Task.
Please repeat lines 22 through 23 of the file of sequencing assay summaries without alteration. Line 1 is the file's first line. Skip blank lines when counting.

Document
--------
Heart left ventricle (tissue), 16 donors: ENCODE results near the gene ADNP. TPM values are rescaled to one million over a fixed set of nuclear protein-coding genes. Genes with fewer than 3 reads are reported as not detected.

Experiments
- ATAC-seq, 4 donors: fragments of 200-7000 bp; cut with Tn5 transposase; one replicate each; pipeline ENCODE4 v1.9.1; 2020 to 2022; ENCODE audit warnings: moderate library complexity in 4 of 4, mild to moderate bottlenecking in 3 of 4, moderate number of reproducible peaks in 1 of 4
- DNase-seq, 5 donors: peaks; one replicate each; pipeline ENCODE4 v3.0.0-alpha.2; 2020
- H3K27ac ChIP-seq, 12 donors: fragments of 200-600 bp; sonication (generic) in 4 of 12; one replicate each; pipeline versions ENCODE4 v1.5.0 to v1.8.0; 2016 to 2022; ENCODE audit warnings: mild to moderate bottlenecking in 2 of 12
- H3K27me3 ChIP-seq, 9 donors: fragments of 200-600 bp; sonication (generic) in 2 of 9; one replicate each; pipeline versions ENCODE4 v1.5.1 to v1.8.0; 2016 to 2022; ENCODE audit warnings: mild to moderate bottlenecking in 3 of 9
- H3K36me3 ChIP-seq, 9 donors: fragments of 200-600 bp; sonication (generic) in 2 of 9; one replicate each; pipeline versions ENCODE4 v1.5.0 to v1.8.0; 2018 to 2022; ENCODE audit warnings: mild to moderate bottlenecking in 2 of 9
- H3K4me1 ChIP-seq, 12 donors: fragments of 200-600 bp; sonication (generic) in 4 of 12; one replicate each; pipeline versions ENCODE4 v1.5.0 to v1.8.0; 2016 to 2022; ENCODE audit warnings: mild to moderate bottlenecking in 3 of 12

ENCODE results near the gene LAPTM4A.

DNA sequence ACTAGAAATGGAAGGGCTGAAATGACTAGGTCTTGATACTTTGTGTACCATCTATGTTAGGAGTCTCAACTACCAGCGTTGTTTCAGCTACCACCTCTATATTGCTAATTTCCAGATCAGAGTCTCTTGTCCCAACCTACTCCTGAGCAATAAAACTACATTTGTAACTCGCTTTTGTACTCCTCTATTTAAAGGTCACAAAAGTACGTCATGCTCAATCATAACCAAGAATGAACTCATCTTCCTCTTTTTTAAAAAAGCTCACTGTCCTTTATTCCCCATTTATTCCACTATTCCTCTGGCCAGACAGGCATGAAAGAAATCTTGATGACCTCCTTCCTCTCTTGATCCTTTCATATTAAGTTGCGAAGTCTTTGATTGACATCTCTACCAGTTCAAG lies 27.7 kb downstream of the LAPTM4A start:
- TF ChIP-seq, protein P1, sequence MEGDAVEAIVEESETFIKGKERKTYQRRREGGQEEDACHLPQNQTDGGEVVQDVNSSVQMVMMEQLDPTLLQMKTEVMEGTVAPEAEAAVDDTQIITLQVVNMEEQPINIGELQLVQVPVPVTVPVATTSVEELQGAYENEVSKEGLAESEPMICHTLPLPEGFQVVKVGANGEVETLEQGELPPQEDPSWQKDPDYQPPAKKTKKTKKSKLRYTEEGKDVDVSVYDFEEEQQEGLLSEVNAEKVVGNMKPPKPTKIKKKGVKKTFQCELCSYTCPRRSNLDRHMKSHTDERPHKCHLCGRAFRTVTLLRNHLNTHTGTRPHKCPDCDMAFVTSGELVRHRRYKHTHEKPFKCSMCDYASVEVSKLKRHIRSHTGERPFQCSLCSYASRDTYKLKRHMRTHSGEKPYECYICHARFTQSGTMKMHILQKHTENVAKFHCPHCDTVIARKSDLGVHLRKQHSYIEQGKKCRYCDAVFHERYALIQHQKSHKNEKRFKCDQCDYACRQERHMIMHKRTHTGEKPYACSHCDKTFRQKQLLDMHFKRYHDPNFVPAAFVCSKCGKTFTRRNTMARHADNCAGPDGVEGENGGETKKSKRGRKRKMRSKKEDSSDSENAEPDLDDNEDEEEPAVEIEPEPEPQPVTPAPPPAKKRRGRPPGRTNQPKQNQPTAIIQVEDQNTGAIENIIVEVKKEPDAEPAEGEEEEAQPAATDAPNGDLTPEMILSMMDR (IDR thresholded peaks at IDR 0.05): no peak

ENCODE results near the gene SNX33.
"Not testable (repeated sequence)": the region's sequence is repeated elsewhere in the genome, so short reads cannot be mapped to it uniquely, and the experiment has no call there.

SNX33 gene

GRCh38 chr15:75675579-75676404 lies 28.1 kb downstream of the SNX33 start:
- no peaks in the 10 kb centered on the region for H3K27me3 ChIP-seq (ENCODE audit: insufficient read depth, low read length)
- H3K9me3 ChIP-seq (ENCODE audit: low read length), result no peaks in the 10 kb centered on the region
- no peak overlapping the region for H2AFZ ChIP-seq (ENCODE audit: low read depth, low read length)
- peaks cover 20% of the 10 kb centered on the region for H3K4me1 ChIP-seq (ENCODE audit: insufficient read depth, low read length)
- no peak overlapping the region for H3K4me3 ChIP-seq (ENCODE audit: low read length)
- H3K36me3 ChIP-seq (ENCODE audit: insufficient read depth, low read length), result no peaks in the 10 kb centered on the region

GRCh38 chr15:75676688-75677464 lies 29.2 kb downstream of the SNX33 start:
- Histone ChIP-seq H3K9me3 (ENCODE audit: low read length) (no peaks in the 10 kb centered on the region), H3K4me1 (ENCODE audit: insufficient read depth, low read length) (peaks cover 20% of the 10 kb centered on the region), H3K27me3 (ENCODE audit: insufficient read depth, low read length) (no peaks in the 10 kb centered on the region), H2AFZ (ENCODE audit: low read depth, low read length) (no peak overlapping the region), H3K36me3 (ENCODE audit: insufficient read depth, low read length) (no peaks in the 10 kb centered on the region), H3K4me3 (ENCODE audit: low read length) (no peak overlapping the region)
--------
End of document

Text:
GRCh38 chr15:75676688-75677464 lies 29.2 kb downstream of the SNX33 start:
- Histone ChIP-seq H3K9me3 (ENCODE audit: low read length) (no peaks in the 10 kb centered on the region), H3K4me1 (ENCODE audit: insufficient read depth, low read length) (peaks cover 20% of the 10 kb centered on the region), H3K27me3 (ENCODE audit: insufficient read depth, low read length) (no peaks in the 10 kb centered on the region), H2AFZ (ENCODE audit: low read depth, low read length) (no peak overlapping the region), H3K36me3 (ENCODE audit: insufficient read depth, low read length) (no peaks in the 10 kb centered on the region), H3K4me3 (ENCODE audit: low read length) (no peak overlapping the region)